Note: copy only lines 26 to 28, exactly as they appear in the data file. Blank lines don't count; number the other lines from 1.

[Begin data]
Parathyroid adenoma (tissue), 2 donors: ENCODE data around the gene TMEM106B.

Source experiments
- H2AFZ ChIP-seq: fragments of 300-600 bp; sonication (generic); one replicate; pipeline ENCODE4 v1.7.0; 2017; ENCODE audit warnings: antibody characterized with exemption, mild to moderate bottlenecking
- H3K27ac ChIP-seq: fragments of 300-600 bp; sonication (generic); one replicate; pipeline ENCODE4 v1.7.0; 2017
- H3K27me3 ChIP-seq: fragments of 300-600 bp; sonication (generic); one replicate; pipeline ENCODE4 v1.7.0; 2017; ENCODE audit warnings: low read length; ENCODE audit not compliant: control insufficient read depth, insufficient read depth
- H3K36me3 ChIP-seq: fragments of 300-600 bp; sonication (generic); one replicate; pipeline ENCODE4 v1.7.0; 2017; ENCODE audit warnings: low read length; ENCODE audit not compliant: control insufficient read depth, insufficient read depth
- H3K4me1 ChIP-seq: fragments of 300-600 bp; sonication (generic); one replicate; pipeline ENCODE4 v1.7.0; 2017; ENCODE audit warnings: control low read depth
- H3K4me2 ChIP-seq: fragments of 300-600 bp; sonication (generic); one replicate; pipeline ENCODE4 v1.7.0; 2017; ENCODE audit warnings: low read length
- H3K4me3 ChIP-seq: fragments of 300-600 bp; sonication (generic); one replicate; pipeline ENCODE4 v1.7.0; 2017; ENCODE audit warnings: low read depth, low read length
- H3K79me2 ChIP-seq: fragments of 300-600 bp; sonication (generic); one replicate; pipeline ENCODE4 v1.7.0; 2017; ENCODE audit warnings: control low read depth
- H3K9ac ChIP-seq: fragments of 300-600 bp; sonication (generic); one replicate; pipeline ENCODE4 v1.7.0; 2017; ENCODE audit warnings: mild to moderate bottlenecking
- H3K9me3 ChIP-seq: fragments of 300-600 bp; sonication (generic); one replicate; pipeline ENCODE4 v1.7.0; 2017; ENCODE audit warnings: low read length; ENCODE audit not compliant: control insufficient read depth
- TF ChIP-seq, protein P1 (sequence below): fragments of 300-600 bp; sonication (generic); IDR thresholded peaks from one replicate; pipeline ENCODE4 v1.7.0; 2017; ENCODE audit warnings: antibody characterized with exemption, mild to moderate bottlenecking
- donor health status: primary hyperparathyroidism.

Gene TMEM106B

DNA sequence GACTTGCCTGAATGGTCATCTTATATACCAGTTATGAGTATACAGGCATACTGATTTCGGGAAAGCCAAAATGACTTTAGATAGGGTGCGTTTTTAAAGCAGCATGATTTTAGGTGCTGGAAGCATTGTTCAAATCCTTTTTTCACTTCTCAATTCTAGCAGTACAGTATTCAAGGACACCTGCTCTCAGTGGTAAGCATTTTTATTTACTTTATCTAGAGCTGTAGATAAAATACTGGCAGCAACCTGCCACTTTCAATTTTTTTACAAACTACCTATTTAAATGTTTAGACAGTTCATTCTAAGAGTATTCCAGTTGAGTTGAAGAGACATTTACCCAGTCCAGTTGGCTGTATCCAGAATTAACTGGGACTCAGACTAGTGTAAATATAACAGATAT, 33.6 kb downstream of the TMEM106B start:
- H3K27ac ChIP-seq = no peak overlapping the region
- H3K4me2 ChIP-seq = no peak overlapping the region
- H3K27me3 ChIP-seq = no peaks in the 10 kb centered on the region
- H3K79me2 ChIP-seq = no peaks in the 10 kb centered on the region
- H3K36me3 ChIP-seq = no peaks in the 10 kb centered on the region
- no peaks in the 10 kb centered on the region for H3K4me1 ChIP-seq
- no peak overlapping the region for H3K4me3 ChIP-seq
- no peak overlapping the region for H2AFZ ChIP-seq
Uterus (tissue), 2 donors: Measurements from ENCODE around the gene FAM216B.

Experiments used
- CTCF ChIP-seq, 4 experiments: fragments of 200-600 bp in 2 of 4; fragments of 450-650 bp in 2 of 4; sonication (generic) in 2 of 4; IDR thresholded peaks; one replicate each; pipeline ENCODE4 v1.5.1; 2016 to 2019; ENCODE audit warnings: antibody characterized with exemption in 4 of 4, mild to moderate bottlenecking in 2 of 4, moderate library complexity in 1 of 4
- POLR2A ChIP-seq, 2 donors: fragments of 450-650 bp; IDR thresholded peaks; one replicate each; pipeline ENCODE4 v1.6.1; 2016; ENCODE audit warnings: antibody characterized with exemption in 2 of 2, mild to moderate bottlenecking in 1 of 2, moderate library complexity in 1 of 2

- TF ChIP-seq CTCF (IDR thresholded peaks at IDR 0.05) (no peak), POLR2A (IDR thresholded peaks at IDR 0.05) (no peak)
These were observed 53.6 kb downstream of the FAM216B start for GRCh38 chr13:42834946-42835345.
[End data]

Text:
Experiments used
- CTCF ChIP-seq, 4 experiments: fragments of 200-600 bp in 2 of 4; fragments of 450-650 bp in 2 of 4; sonication (generic) in 2 of 4; IDR thresholded peaks; one replicate each; pipeline ENCODE4 v1.5.1; 2016 to 2019; ENCODE audit warnings: antibody characterized with exemption in 4 of 4, mild to moderate bottlenecking in 2 of 4, moderate library complexity in 1 of 4
- POLR2A ChIP-seq, 2 donors: fragments of 450-650 bp; IDR thresholded peaks; one replicate each; pipeline ENCODE4 v1.6.1; 2016; ENCODE audit warnings: antibody characterized with exemption in 2 of 2, mild to moderate bottlenecking in 1 of 2, moderate library complexity in 1 of 2